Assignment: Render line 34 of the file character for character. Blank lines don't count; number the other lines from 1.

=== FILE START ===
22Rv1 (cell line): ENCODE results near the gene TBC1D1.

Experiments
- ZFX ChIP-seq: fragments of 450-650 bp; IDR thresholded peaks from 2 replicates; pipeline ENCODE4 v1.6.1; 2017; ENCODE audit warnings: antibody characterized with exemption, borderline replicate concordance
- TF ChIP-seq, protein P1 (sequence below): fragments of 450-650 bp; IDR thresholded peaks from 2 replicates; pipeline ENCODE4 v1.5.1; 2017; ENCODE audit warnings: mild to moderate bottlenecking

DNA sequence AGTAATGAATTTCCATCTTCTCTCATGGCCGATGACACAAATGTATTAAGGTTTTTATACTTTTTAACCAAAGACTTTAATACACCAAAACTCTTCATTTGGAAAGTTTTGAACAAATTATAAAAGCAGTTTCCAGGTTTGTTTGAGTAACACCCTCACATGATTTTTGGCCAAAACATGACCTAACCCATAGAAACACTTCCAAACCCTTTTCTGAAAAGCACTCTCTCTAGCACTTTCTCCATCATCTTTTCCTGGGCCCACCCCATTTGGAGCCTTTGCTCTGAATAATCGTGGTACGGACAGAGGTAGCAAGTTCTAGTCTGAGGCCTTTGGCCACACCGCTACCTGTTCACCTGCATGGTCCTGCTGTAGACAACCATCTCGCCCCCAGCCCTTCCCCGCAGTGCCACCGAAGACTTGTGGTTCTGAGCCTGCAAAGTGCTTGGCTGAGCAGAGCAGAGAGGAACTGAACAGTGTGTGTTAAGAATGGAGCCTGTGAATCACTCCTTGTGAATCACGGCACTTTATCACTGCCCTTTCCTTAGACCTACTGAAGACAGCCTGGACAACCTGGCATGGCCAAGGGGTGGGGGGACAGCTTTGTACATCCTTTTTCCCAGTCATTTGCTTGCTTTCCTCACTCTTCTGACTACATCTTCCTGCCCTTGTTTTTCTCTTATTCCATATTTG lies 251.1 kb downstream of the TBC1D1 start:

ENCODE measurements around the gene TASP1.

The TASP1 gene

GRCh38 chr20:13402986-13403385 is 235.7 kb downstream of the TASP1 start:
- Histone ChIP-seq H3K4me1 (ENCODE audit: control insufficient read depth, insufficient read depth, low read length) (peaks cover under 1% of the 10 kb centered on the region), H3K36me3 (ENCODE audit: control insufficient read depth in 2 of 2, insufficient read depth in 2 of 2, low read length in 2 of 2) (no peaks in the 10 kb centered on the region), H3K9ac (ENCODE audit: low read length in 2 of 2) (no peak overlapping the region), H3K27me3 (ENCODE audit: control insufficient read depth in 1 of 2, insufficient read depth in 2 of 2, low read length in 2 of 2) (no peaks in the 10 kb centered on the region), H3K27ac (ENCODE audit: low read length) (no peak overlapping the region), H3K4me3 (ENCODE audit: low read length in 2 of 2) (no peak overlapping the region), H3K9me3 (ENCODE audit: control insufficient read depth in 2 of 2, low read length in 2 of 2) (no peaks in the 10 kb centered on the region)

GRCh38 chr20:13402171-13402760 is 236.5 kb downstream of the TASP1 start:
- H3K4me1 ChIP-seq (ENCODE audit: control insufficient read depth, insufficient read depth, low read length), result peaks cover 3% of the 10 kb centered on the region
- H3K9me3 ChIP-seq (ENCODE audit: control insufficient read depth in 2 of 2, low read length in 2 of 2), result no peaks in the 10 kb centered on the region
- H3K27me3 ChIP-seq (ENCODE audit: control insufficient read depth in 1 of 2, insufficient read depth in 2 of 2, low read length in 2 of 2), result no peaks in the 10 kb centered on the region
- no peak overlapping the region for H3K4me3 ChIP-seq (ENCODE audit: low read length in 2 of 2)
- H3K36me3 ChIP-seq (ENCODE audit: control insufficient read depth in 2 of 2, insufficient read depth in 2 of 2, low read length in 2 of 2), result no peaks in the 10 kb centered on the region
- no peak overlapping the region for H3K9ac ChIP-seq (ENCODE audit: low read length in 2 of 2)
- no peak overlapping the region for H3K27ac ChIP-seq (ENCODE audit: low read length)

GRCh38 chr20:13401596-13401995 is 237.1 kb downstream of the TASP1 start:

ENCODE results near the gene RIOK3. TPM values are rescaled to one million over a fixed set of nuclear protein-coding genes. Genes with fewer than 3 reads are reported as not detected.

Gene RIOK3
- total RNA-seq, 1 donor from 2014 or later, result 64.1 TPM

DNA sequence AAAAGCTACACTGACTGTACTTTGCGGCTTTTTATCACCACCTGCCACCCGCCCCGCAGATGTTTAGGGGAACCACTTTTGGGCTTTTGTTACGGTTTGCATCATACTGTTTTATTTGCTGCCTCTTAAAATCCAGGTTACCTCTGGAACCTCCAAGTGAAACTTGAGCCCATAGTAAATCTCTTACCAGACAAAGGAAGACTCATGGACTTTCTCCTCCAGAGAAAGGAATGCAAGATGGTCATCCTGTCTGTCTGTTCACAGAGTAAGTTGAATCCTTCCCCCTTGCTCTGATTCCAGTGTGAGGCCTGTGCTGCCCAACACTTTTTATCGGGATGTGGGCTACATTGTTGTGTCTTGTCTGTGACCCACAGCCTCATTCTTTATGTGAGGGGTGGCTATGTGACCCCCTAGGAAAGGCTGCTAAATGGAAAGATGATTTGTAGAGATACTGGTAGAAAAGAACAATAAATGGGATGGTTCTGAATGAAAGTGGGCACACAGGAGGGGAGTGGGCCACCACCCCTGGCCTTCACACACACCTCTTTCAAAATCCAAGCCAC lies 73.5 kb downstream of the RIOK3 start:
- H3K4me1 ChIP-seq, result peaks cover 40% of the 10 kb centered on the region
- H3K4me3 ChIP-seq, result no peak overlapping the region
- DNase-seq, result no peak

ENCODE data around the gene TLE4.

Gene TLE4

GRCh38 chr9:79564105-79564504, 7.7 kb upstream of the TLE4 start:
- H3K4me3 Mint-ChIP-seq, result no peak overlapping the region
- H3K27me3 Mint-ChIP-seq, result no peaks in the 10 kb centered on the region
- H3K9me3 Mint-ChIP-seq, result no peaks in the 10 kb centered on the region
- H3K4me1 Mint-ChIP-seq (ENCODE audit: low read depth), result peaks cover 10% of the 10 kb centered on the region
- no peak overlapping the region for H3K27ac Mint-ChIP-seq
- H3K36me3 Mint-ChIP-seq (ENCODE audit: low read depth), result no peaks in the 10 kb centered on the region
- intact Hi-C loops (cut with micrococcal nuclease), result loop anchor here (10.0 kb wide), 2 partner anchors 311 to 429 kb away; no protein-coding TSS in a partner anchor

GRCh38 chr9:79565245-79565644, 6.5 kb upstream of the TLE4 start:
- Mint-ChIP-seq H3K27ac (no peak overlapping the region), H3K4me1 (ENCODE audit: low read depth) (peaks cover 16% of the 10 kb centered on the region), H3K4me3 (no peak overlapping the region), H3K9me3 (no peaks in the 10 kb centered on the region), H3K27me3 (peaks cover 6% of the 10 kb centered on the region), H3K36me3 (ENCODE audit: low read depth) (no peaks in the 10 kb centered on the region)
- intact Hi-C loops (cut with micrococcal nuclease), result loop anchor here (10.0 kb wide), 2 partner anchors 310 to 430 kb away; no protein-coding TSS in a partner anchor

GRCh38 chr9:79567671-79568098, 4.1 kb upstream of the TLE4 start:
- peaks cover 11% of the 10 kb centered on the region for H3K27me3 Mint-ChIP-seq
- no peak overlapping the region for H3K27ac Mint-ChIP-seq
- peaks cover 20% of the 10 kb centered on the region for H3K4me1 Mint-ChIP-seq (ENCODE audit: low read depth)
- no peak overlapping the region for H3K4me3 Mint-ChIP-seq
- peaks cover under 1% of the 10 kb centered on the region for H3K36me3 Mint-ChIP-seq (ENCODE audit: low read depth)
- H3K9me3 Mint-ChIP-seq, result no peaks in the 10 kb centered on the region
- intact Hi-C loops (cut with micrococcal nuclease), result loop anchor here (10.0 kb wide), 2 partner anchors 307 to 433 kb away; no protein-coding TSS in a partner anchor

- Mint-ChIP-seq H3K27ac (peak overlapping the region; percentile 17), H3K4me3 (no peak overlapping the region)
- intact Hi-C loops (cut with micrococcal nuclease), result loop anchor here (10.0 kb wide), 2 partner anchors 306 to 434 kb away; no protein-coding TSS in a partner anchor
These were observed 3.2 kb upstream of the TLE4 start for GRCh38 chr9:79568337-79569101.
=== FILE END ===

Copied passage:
- H3K36me3 Mint-ChIP-seq (ENCODE audit: low read depth), result no peaks in the 10 kb centered on the region